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Jakarta Post

Door widens for foreign investors

  • Satria Sambijantoro

    The Jakarta Post

Jakarta   /   Thu, November 7, 2013   /  10:58 am
Door widens for foreign investors

Indonesia plans to reduce the foreign ownership cap in the telecommunications and pharmaceutical sectors and open up new industries, such as airport management, to boost foreign direct investment (FDI), which is needed to reverse an economic slowdown.

A meeting to discuss the revised version of the negative investments list (DNI) on Wednesday revealed the government would soon allow offshore-based investors to hold 100 percent ownership in airport and seaport management. Such management is currently closed to foreign investors, and only state-owned operators PT Angkasa Pura and PT Pelindo have that privilege.

The new scheme would allow foreign investors to be involved in airport management, while local enterprises would still have stakes in the ports'€™ tangible assets and facilities, said Investment Coordinating Board (BKPM) chairman Mahendra Siregar.

'€œThe offering of public private partnerships for some new airports '€” such as those in northern Bali and in Yogyakarta '€” has stalled because foreign investors'€™ involvement in the airports'€™ management remains impossible,'€ he said.

Other revisions to the DNI would also include a relaxation in overseas holdings for industries such as pharmaceutical, telecommunications, ecotourism and movie distribution.

Under the future DNI, for example, foreign investors could own up to 85 percent of shares of pharmaceutical companies, higher than the existing 75 percent, according to Coordinating Economic Minister Hatta Rajasa.

The minister added that the maximum ownership limit for foreigners would be raised from around 45 percent to 65 percent in the telecommunications industry and from 49 percent to 70 percent in ecotourism.

The government would also allow foreigners to hold up to 49 percent shares in companies in the movie distribution industry, which until now was open exclusively to domestic investors, in a move to develop the country'€™s lucrative creative and film industry, he said.

'€œWe'€™ll still hold another meeting to discuss the DNI. Nevertheless, we are committed that the new draft will be more open [to foreign investors],'€ said Hatta.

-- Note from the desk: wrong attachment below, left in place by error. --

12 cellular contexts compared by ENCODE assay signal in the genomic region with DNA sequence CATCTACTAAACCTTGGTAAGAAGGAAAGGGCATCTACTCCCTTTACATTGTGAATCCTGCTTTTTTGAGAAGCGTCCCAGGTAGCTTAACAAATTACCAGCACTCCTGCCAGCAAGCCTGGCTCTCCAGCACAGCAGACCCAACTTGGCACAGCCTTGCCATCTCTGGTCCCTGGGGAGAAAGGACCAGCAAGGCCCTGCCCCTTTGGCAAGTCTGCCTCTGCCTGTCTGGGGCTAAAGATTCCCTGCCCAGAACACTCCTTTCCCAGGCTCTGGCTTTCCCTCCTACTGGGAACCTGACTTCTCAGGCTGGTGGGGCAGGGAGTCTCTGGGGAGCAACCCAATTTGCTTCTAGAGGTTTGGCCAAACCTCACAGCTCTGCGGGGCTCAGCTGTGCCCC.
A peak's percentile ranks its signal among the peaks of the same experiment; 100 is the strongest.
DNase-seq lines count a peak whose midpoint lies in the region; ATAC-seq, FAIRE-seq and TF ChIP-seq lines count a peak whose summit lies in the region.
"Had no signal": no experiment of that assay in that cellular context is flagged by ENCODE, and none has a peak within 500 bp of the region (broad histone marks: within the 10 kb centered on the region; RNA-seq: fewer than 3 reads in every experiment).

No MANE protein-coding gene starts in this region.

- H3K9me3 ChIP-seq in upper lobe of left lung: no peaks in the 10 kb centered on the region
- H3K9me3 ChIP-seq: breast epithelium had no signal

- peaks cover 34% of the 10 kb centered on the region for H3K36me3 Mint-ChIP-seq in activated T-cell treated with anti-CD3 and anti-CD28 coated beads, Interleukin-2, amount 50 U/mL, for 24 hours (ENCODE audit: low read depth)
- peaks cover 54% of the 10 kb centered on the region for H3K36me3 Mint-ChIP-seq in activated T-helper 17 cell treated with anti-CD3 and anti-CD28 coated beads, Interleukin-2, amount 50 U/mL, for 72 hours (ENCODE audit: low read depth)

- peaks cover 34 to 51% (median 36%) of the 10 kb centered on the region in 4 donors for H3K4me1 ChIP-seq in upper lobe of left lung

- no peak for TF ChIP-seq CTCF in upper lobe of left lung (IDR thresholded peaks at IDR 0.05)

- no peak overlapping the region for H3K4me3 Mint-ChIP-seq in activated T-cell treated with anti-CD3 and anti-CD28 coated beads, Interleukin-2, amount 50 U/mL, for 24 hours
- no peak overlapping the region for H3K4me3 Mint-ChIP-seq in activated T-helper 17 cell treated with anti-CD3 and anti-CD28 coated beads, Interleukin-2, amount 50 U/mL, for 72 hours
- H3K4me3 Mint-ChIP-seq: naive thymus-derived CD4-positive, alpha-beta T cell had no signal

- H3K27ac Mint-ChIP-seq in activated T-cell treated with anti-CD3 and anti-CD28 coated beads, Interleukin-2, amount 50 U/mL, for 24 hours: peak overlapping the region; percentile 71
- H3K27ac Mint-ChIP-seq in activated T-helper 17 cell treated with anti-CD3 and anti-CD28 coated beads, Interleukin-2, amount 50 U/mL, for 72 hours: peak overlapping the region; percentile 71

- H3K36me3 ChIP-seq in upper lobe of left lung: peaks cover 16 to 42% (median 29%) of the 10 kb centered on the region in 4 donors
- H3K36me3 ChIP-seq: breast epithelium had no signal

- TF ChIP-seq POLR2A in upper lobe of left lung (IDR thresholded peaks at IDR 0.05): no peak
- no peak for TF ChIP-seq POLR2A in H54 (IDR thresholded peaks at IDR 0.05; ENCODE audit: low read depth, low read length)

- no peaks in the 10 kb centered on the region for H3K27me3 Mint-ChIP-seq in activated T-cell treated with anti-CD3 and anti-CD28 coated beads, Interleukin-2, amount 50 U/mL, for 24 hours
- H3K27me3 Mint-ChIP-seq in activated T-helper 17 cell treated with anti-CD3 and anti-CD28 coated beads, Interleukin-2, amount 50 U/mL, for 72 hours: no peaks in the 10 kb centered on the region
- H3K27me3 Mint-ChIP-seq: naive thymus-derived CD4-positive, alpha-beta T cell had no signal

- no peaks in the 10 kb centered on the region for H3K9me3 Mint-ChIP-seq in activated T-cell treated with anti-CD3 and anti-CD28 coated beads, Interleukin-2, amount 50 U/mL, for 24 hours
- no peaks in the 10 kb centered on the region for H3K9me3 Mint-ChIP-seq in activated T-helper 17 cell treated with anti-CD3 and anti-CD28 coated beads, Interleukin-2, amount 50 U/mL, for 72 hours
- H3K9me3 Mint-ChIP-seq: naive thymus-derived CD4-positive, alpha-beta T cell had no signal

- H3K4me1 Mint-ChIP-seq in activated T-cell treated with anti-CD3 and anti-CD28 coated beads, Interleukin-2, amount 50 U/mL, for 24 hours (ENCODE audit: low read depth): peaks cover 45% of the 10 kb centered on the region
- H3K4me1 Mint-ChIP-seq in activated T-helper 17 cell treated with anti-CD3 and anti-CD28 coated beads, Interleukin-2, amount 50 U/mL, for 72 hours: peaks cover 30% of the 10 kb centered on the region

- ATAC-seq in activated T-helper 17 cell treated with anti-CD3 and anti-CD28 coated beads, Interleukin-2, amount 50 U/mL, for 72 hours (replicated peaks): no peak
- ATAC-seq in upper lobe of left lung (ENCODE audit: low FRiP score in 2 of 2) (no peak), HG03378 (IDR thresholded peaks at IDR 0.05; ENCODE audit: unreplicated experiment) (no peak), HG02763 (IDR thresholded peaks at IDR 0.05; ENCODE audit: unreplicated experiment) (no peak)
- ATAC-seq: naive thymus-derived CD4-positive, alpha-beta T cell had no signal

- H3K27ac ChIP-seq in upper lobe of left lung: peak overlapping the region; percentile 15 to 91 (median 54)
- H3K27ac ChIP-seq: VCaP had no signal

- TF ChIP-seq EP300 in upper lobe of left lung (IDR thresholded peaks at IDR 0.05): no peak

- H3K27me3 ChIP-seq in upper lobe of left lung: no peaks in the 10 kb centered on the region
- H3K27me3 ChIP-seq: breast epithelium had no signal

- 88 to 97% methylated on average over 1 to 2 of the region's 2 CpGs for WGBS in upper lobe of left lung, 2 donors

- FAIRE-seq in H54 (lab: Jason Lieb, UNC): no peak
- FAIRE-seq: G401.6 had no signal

Hatta also said that the government would relax curbs for existing producers of alcoholic beverages from expanding their factories to help limit the import of liquor.

The major revision in the DNI is another effort taken by Indonesia to improve its investment climate and boost the stalling growth of investments.

On Oct. 25, Vice President Boediono unveiled a policy package that would make it easier for investors to set up new firms, establish new buildings, apply for electricity access, borrow funds from banks and pay their taxes.

The recent economic slowdown was attributed to the moderation in investments as investors held back from pouring money into the country due to stalling reforms and intensifying regulatory uncertainty ahead of the 2014 elections. Indonesia posted 5.62 percent gross domestic product (GDP) growth in the third quarter, the slowest in nearly four years. Sluggish economic performance resulted from the sharp deceleration in gross fixed capital formation '€” an indicator of investments '€” that grew only by 4.5 percent, significantly lower than the 10 percent growth recorded in the same quarter last year.

Indonesian Employers'€™ Association (Apindo) chairman Sofjan Wanandi said the presence of foreign investors would be beneficial as they could act as partners, not competitors, for local businesses. '€œWe should seize the opportunity and cooperate with them [foreign investors] for the sake of developing our economy.'€

BKPM data shows the greater contribution of local investors in the economy. Total realized domestic direct investments grew 33 percent year-on-year in the third quarter, while FDI growth slowed to a three-year low of 18.4 percent.

Total investment realization in the third quarter, which topped Rp 293 trillion, generated 411,543 jobs in total, though the figure might quadruple given investment multiplier effects in the economy.

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